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Bio - Lead Researcher

Dr. Wilber Sabiiti (BSc, MSc, PhD) is a Ugandan and an infectious diseases scientist who is working with the University of St. Andrews as Senior Research Fellow in medicine. Dr. Sabiiti’s passion for science and its role in changing lives began 15 years ago in a classroom teaching biology and chemistry in the current Ugandan district of Nakaseke, north of Kampala city.

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Poverty Sustains Tuberculosis 

This analysis is authored by Norah Owaraga, the Managing Director of CPAR Uganda Ltd and the Social Scientist for the Tuberculosis: Empowering the Nations’ Diagnostics Efforts (TWENDE) Consortium. This analysis is primarily based on the country profiles that are published in the 2015 Global Tuberculosis Report and on country statistics that are published online by the World Bank.  

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University of St Andrews Approves TWENDE

TWENDE – Tuberculosis: Working to Empower Nations’ Diagnostic Efforts – has received ethical approval from the University of St. Andrews. On 10th May 2016, acting on behalf of the University’s Teaching and Research Ethics Committee (UTREC) the University’s School of Medicine Ethics Committee granted ethical approval for TWENDE.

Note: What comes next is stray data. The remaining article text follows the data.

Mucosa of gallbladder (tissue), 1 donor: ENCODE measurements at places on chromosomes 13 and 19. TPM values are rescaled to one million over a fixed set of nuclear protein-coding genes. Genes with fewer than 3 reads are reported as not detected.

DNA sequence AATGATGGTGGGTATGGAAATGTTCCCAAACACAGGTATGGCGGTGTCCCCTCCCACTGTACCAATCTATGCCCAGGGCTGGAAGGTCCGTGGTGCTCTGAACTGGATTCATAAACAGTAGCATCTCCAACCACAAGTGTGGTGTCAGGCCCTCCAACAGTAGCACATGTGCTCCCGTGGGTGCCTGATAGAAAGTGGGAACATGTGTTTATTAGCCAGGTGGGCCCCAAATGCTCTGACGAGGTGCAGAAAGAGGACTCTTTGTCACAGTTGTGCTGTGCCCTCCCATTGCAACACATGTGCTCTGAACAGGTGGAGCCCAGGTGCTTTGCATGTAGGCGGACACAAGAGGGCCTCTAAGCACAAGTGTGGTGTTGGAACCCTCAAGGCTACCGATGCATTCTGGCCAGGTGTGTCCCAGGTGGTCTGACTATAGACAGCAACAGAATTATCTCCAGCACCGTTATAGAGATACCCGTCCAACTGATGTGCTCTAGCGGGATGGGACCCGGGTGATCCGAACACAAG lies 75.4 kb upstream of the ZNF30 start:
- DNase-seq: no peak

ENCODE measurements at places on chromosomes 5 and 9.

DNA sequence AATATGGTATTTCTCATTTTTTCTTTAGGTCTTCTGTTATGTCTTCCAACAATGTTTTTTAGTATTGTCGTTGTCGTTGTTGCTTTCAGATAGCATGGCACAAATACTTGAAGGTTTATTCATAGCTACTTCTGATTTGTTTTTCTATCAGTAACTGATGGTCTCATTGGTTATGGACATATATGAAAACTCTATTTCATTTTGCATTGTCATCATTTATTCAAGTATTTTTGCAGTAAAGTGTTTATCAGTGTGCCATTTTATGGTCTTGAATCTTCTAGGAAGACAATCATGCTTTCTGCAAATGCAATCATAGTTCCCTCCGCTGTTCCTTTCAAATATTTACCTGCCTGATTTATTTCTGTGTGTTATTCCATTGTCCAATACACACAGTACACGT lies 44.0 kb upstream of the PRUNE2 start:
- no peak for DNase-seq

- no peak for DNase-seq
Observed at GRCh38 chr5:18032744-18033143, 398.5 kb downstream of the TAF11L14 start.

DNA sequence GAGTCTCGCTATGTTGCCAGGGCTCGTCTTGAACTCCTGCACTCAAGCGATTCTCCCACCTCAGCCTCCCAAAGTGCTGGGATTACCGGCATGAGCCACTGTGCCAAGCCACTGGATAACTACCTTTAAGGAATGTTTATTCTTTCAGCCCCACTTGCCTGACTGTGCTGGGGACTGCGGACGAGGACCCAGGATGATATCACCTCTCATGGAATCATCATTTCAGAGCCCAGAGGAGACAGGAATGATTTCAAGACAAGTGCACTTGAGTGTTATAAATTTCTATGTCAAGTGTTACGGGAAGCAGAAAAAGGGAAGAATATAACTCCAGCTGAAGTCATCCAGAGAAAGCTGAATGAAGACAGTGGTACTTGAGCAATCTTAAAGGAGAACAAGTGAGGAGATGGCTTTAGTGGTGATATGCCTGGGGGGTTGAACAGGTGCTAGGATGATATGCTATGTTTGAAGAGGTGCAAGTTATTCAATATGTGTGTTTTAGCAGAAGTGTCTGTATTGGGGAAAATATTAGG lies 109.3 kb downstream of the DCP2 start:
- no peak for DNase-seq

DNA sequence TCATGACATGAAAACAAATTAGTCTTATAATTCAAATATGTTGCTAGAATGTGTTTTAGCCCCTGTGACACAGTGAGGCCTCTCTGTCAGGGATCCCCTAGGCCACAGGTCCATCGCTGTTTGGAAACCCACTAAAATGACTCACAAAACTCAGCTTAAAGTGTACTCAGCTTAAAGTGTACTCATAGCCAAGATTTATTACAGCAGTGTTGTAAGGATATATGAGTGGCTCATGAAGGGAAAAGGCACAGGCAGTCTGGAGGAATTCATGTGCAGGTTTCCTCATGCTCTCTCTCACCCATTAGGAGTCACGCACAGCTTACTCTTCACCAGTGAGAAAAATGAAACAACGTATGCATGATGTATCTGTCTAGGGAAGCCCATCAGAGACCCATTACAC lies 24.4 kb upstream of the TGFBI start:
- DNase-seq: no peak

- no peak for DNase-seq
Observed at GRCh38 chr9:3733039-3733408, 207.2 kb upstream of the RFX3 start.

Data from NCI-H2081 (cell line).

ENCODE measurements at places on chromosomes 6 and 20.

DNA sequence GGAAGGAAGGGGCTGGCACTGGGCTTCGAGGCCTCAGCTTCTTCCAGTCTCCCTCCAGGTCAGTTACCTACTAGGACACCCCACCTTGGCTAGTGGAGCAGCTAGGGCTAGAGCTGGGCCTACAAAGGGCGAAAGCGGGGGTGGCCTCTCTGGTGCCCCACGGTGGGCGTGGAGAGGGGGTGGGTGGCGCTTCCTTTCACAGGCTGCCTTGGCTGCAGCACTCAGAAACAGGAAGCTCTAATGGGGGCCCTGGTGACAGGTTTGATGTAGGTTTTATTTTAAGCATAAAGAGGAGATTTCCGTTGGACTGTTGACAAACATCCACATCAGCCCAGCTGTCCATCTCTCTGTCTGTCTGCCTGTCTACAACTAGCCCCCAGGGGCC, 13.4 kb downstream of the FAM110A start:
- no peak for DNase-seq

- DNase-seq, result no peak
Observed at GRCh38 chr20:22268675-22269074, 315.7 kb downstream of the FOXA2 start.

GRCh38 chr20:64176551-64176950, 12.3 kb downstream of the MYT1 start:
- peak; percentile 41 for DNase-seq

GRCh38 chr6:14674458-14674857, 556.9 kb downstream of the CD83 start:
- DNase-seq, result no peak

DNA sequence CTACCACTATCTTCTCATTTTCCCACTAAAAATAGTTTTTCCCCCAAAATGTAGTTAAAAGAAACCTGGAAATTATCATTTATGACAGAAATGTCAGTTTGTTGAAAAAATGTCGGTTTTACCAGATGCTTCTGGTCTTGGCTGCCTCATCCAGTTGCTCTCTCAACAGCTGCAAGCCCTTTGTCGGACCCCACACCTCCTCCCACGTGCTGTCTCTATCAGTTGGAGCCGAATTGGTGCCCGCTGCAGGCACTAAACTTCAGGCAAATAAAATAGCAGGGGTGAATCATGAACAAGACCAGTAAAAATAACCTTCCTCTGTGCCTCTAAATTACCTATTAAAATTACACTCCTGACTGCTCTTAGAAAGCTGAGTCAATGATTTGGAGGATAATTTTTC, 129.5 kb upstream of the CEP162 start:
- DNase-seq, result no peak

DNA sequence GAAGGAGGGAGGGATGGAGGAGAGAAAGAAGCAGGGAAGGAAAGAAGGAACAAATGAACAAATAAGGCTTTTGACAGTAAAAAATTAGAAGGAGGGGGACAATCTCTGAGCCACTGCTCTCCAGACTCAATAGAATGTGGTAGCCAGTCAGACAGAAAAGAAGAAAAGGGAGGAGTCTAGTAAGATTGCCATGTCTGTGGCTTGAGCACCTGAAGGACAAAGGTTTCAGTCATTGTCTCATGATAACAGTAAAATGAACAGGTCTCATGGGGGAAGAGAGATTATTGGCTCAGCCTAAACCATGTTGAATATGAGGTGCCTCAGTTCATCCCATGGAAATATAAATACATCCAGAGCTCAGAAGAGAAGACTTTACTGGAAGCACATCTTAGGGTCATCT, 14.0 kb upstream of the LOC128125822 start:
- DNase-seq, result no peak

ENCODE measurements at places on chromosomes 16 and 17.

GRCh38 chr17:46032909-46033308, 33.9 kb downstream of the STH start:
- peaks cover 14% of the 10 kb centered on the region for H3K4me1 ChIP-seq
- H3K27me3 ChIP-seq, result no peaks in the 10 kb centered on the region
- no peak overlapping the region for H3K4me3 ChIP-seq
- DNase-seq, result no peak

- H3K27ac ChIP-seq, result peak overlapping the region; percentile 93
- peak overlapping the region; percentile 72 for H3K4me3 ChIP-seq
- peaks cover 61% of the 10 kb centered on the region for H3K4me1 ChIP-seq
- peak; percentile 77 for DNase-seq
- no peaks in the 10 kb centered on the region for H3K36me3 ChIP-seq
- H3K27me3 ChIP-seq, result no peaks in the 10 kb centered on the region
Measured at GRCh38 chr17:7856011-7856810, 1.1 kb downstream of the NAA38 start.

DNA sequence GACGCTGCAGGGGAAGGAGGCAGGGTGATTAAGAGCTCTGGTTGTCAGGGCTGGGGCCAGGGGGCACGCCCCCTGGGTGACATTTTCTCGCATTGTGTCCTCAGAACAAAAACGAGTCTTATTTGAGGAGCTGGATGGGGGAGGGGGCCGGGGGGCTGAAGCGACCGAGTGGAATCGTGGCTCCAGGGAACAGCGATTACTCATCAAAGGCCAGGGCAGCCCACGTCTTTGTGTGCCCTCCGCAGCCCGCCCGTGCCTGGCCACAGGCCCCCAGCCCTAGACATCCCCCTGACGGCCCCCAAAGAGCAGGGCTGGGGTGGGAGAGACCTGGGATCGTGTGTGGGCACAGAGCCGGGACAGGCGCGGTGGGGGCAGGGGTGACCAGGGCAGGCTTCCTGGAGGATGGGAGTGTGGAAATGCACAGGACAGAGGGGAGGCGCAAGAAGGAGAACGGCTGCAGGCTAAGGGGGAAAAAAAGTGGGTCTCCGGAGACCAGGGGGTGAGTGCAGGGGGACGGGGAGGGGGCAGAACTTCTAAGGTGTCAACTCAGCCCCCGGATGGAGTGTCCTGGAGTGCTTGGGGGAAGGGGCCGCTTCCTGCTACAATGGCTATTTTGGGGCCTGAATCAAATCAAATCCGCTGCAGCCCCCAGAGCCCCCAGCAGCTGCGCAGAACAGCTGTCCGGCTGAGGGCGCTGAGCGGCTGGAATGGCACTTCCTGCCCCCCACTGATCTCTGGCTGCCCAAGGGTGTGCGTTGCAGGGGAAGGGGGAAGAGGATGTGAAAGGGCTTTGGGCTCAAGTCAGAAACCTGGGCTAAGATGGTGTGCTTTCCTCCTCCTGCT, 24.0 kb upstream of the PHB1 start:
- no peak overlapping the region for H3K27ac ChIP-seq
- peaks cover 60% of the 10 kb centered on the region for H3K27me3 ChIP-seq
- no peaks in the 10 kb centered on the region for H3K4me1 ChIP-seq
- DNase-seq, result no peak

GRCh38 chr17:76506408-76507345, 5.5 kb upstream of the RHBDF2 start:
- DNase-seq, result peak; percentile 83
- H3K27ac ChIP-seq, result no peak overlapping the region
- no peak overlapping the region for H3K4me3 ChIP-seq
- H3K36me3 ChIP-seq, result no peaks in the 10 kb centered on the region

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Bio - Social Scientist

TWENDE stands for “Tuberculosis: Working to Empower the Nations’ Diagnostic Efforts” and is a consortium of seven institutions that is led by the University of St. Andrews. Twende is a Swahili word which means “let us go.” The theory of change of the TWENDE consortium is that time is now, let us go, and let us kick tuberculosis (TB) out of East Africa, Africa and the World.

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Consortium Partners

 Here are the consortium partners:

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Profile - Lead Researchers

 

 

Dr. Wilber Sabiiti

Senior Research Fellow in Medicine, University of St. Andrews
United Kingdom
Read bio here


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Breaking the Cycle of Uganda’s Tuberculosis Burden

“Twenty five years ago, I woke up early in the morning, around 05:00 a.m. and I went to the spring well to fetch water. It is good to fetch drinking water very early in the morning. As I tried to draw water from the well, I slid and fell into the well. I stayed in the water for a long while and I lost consciousness before I was rescued. About three years after I fell in the well, I started to experience chest pains and I began to cough. I received treatment for chest pains and for cough, but

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